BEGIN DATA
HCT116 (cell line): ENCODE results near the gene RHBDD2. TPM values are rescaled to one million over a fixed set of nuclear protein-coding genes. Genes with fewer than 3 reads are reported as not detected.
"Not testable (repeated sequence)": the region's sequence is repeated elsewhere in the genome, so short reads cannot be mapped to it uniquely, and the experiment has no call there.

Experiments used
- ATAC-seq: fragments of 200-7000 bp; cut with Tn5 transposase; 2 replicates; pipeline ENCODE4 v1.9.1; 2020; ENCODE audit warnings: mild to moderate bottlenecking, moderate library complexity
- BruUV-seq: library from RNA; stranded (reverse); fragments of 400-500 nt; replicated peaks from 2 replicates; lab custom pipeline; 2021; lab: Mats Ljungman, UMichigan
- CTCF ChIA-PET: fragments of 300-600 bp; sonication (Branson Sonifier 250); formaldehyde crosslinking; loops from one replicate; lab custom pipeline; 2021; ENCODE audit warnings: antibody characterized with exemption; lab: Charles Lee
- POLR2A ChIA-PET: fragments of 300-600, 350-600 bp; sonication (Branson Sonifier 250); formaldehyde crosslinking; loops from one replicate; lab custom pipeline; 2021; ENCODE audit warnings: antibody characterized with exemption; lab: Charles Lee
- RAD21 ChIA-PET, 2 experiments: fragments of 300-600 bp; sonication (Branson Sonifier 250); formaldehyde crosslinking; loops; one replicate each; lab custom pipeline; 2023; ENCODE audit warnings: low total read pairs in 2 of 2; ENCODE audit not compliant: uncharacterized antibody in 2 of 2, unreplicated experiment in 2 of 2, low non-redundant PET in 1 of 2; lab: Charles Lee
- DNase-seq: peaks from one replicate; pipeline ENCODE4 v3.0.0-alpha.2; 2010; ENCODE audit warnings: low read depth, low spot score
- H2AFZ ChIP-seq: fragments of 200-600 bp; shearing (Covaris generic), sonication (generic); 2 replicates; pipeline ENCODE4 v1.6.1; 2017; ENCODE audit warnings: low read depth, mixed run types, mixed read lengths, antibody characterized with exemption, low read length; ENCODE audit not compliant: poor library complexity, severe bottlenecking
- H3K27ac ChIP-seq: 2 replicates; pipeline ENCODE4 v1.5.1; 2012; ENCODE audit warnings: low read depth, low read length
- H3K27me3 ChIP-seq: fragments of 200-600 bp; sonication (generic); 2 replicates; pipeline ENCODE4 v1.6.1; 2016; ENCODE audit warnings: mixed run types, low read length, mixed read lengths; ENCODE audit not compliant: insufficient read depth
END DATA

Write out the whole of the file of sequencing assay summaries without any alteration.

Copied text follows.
HCT116 (cell line): ENCODE results near the gene RHBDD2. TPM values are rescaled to one million over a fixed set of nuclear protein-coding genes. Genes with fewer than 3 reads are reported as not detected.
"Not testable (repeated sequence)": the region's sequence is repeated elsewhere in the genome, so short reads cannot be mapped to it uniquely, and the experiment has no call there.

Experiments used
- ATAC-seq: fragments of 200-7000 bp; cut with Tn5 transposase; 2 replicates; pipeline ENCODE4 v1.9.1; 2020; ENCODE audit warnings: mild to moderate bottlenecking, moderate library complexity
- BruUV-seq: library from RNA; stranded (reverse); fragments of 400-500 nt; replicated peaks from 2 replicates; lab custom pipeline; 2021; lab: Mats Ljungman, UMichigan
- CTCF ChIA-PET: fragments of 300-600 bp; sonication (Branson Sonifier 250); formaldehyde crosslinking; loops from one replicate; lab custom pipeline; 2021; ENCODE audit warnings: antibody characterized with exemption; lab: Charles Lee
- POLR2A ChIA-PET: fragments of 300-600, 350-600 bp; sonication (Branson Sonifier 250); formaldehyde crosslinking; loops from one replicate; lab custom pipeline; 2021; ENCODE audit warnings: antibody characterized with exemption; lab: Charles Lee
- RAD21 ChIA-PET, 2 experiments: fragments of 300-600 bp; sonication (Branson Sonifier 250); formaldehyde crosslinking; loops; one replicate each; lab custom pipeline; 2023; ENCODE audit warnings: low total read pairs in 2 of 2; ENCODE audit not compliant: uncharacterized antibody in 2 of 2, unreplicated experiment in 2 of 2, low non-redundant PET in 1 of 2; lab: Charles Lee
- DNase-seq: peaks from one replicate; pipeline ENCODE4 v3.0.0-alpha.2; 2010; ENCODE audit warnings: low read depth, low spot score
- H2AFZ ChIP-seq: fragments of 200-600 bp; shearing (Covaris generic), sonication (generic); 2 replicates; pipeline ENCODE4 v1.6.1; 2017; ENCODE audit warnings: low read depth, mixed run types, mixed read lengths, antibody characterized with exemption, low read length; ENCODE audit not compliant: poor library complexity, severe bottlenecking
- H3K27ac ChIP-seq: 2 replicates; pipeline ENCODE4 v1.5.1; 2012; ENCODE audit warnings: low read depth, low read length
- H3K27me3 ChIP-seq: fragments of 200-600 bp; sonication (generic); 2 replicates; pipeline ENCODE4 v1.6.1; 2016; ENCODE audit warnings: mixed run types, low read length, mixed read lengths; ENCODE audit not compliant: insufficient read depth